Spiced Pilau Rice
The amount given here will be enough for 6 people with a curry comprising several dishes, but if it's to be served with just one dish, the pilau will serve four. For what's commonly known as pilau rice, you simply follow this recipe, omitting the herbs and spices.
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Use a pestle and mortar to crush the cardamom pods and the cumin and coriander seeds. Then warm a 10 in (25.5 cm) frying pan (that has a lid) over a medium heat. Add the crushed spices (the cardamom pods as well as the seeds), turn the heat up high and toss them around to dry-roast them and draw out the flavour – this will take about a minute. After that, add the oil and the onion and fry the onion till lightly tinged brown.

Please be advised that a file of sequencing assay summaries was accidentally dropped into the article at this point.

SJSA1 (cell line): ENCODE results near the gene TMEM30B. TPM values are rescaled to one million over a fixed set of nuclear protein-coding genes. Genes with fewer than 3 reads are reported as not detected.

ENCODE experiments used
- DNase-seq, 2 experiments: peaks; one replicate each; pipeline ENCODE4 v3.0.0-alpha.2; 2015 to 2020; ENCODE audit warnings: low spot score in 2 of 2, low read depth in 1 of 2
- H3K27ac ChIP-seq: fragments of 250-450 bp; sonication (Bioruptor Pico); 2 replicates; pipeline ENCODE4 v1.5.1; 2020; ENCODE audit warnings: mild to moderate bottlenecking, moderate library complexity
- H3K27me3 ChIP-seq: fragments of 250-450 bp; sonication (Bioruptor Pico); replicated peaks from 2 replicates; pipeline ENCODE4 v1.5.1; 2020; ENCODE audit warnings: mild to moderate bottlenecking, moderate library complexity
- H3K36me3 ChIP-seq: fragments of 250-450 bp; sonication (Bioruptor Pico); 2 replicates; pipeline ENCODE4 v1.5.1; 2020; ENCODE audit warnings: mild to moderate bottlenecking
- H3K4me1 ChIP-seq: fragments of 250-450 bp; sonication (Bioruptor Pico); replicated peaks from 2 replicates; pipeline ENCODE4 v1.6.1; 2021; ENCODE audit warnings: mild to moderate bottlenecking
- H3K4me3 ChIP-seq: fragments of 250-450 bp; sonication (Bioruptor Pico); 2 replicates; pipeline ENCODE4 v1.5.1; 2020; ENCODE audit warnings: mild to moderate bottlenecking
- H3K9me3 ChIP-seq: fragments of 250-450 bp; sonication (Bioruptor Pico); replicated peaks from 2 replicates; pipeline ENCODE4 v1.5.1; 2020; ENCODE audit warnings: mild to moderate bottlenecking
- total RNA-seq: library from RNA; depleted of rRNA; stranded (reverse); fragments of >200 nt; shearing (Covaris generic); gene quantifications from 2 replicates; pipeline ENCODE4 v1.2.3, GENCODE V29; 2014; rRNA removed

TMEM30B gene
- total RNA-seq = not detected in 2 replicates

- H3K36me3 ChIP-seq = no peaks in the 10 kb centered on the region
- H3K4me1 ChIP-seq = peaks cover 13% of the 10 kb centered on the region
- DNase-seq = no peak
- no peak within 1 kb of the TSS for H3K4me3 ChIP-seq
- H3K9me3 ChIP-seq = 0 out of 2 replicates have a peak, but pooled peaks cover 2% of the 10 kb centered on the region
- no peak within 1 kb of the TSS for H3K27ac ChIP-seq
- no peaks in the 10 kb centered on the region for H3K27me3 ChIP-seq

Next stir in the rice – there's no need to wash it – and turn the grains over in the pan until they are nicely coated and glistening with oil, then pour in boiling water measured up to the 1 pint (570 ml) level in a measuring jug. Add the cinnamon, bay leaf and a good seasoning of salt, stir once only, then put the lid on, turn the heat down to its lowest and let the rice cook for exactly 15 minutes. Don't remove the lid and do not stir at any stage from now on, because this breaks the grains and makes them sticky. After 15 minutes, take the pan off the heat, remove the lid and cover the pan with a clean tea cloth for 5 minutes before serving. Then empty the rice into a warmed serving dish and fluff up lightly with a fork before it goes to the table.
_This recipe is taken from Delia Smith’s Complete Cookery Course, Delia Smith’s Complete Illustrated Cookery Course and Delia Smith's Frugal Food. It has also appeared in Sainsbury's Magazine (Nov 1994)._
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This, thankfully, is a Thai recipe that doesn't require all the speciality ingredients that are sometimes so elusive. The list of ingredients seems rather long, but it is made in moments and has a lovely fragrant flavour.
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